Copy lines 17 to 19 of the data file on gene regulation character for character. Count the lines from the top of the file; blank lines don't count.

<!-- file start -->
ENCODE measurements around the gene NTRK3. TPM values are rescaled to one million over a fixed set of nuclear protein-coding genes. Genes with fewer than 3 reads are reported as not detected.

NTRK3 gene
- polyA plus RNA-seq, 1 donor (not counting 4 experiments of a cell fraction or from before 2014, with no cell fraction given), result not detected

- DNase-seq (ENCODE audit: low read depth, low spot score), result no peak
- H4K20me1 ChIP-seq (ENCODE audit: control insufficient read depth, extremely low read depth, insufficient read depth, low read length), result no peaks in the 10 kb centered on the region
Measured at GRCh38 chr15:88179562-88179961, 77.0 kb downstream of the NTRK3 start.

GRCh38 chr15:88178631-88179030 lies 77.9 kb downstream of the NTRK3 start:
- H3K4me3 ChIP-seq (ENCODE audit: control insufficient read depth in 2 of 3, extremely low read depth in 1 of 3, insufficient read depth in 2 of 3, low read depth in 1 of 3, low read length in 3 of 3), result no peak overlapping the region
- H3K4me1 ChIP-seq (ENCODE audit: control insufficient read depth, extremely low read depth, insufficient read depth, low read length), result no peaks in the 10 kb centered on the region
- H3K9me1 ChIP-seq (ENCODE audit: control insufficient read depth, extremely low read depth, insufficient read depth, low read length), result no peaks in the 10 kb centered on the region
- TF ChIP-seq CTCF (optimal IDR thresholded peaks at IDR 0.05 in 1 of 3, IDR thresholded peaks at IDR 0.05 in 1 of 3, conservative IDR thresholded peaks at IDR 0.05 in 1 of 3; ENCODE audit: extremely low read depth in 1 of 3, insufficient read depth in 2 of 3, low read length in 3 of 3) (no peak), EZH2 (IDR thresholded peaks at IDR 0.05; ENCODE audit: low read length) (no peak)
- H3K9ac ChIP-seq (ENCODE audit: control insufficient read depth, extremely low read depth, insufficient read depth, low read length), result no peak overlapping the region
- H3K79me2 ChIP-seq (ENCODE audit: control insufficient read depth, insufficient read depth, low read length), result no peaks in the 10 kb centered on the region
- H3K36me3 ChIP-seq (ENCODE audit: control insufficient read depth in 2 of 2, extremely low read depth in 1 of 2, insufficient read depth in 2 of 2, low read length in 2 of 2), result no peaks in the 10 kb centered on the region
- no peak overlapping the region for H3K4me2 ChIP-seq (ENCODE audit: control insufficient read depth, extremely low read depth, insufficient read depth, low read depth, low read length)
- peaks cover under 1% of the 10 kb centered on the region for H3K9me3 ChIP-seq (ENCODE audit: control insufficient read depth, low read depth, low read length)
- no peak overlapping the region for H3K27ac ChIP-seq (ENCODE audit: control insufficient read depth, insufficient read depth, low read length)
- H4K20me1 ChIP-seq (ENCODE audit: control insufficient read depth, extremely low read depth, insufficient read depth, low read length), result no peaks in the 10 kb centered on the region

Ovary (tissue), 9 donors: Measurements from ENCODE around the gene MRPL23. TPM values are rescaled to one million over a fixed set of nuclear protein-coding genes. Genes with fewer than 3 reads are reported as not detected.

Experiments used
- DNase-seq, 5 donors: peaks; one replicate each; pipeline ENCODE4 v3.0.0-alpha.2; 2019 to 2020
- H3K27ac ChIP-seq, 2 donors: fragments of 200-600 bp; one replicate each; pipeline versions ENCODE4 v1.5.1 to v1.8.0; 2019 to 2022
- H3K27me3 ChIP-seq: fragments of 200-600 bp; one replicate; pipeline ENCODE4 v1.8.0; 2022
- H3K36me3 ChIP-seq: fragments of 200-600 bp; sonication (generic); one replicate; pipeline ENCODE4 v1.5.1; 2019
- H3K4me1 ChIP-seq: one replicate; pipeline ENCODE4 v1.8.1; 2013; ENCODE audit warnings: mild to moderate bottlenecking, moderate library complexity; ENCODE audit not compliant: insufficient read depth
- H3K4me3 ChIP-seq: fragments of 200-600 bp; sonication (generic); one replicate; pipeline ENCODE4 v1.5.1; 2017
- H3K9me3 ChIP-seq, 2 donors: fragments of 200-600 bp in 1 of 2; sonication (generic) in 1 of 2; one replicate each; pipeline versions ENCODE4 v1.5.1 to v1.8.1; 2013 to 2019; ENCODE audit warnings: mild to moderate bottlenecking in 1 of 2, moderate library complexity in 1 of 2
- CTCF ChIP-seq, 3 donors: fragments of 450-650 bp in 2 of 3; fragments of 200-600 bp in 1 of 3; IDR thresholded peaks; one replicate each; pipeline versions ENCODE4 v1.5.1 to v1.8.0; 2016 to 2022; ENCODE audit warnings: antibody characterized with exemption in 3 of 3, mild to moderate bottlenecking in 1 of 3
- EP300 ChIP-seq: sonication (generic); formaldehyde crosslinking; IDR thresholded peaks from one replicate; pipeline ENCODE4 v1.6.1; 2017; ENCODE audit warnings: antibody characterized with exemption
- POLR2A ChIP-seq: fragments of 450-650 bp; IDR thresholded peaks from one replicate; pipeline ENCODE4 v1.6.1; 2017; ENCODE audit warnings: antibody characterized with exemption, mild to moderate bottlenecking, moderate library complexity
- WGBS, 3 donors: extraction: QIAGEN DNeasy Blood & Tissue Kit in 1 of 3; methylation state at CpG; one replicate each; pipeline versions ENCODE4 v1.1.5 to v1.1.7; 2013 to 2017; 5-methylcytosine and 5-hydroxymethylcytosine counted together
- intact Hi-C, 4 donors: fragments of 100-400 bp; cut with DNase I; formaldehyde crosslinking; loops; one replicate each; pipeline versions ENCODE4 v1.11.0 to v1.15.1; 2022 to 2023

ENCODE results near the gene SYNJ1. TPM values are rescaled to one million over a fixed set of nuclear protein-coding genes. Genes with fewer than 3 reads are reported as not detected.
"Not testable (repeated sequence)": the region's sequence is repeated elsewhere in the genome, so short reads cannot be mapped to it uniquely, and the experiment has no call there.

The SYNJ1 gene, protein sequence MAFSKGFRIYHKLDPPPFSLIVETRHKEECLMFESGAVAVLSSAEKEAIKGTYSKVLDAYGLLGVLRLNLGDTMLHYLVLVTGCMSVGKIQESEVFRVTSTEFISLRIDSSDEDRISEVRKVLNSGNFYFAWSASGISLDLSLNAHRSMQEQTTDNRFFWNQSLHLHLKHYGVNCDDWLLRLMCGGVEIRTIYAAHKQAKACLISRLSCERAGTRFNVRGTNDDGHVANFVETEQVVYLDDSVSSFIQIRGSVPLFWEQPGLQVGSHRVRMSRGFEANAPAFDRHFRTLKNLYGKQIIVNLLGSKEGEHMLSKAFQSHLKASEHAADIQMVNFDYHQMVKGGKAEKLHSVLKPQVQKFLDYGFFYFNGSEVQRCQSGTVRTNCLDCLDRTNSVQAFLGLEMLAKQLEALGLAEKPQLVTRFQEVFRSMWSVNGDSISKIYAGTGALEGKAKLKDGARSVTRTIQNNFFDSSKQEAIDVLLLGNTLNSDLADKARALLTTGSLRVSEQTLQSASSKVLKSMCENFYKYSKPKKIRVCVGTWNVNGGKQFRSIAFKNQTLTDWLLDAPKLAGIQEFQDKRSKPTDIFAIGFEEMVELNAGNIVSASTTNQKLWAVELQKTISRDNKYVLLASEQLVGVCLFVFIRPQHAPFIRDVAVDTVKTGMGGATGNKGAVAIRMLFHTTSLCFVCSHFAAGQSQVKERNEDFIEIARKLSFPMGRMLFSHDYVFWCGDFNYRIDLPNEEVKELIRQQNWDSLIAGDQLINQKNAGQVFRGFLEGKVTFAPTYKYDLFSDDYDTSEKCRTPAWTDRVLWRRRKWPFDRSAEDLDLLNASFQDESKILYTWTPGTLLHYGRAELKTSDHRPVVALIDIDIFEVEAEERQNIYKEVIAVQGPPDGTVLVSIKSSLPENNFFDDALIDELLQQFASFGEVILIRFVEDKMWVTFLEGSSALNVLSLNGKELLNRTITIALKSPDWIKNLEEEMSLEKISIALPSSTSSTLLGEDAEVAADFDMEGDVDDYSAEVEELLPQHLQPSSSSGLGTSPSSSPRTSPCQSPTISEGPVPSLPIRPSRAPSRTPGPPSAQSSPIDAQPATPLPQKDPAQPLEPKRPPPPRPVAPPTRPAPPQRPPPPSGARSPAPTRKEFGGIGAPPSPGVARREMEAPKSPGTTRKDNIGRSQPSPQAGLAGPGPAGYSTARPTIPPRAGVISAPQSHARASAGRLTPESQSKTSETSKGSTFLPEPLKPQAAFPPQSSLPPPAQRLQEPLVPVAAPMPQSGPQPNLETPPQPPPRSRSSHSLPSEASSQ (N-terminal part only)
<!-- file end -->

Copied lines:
- no peak overlapping the region for H3K27ac ChIP-seq (ENCODE audit: control insufficient read depth, insufficient read depth, low read length)
- H4K20me1 ChIP-seq (ENCODE audit: control insufficient read depth, extremely low read depth, insufficient read depth, low read length), result no peaks in the 10 kb centered on the region

Ovary (tissue), 9 donors: Measurements from ENCODE around the gene MRPL23. TPM values are rescaled to one million over a fixed set of nuclear protein-coding genes. Genes with fewer than 3 reads are reported as not detected.